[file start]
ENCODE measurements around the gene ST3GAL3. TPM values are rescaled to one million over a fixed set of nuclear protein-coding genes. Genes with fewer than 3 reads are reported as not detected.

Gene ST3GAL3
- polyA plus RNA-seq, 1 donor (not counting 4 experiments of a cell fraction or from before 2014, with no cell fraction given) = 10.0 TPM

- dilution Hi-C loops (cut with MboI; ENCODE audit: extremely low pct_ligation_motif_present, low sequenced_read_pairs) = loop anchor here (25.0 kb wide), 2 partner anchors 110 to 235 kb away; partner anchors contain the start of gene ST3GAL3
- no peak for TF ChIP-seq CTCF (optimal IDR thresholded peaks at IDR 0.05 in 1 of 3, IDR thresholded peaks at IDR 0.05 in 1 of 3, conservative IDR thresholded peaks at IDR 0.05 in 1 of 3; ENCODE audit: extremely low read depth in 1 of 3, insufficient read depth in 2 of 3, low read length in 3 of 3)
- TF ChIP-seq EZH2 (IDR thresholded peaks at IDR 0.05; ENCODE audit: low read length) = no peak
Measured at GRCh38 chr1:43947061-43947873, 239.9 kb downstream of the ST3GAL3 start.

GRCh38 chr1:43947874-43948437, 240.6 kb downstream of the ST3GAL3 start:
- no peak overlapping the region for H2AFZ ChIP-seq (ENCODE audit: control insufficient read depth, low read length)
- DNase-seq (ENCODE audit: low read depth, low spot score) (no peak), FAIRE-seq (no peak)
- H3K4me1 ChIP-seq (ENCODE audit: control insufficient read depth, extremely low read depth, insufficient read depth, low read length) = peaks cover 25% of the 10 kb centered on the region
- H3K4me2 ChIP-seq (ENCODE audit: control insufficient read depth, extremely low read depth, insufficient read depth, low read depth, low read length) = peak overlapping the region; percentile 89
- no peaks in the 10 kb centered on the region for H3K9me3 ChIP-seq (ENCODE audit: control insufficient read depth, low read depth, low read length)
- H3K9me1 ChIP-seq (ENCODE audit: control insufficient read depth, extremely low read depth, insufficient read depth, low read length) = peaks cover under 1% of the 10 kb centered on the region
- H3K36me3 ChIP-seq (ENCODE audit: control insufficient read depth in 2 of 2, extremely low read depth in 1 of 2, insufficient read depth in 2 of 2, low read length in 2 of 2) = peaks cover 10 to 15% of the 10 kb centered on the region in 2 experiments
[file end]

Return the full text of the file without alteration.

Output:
ENCODE measurements around the gene ST3GAL3. TPM values are rescaled to one million over a fixed set of nuclear protein-coding genes. Genes with fewer than 3 reads are reported as not detected.

Gene ST3GAL3
- polyA plus RNA-seq, 1 donor (not counting 4 experiments of a cell fraction or from before 2014, with no cell fraction given) = 10.0 TPM

- dilution Hi-C loops (cut with MboI; ENCODE audit: extremely low pct_ligation_motif_present, low sequenced_read_pairs) = loop anchor here (25.0 kb wide), 2 partner anchors 110 to 235 kb away; partner anchors contain the start of gene ST3GAL3
- no peak for TF ChIP-seq CTCF (optimal IDR thresholded peaks at IDR 0.05 in 1 of 3, IDR thresholded peaks at IDR 0.05 in 1 of 3, conservative IDR thresholded peaks at IDR 0.05 in 1 of 3; ENCODE audit: extremely low read depth in 1 of 3, insufficient read depth in 2 of 3, low read length in 3 of 3)
- TF ChIP-seq EZH2 (IDR thresholded peaks at IDR 0.05; ENCODE audit: low read length) = no peak
Measured at GRCh38 chr1:43947061-43947873, 239.9 kb downstream of the ST3GAL3 start.

GRCh38 chr1:43947874-43948437, 240.6 kb downstream of the ST3GAL3 start:
- no peak overlapping the region for H2AFZ ChIP-seq (ENCODE audit: control insufficient read depth, low read length)
- DNase-seq (ENCODE audit: low read depth, low spot score) (no peak), FAIRE-seq (no peak)
- H3K4me1 ChIP-seq (ENCODE audit: control insufficient read depth, extremely low read depth, insufficient read depth, low read length) = peaks cover 25% of the 10 kb centered on the region
- H3K4me2 ChIP-seq (ENCODE audit: control insufficient read depth, extremely low read depth, insufficient read depth, low read depth, low read length) = peak overlapping the region; percentile 89
- no peaks in the 10 kb centered on the region for H3K9me3 ChIP-seq (ENCODE audit: control insufficient read depth, low read depth, low read length)
- H3K9me1 ChIP-seq (ENCODE audit: control insufficient read depth, extremely low read depth, insufficient read depth, low read length) = peaks cover under 1% of the 10 kb centered on the region
- H3K36me3 ChIP-seq (ENCODE audit: control insufficient read depth in 2 of 2, extremely low read depth in 1 of 2, insufficient read depth in 2 of 2, low read length in 2 of 2) = peaks cover 10 to 15% of the 10 kb centered on the region in 2 experiments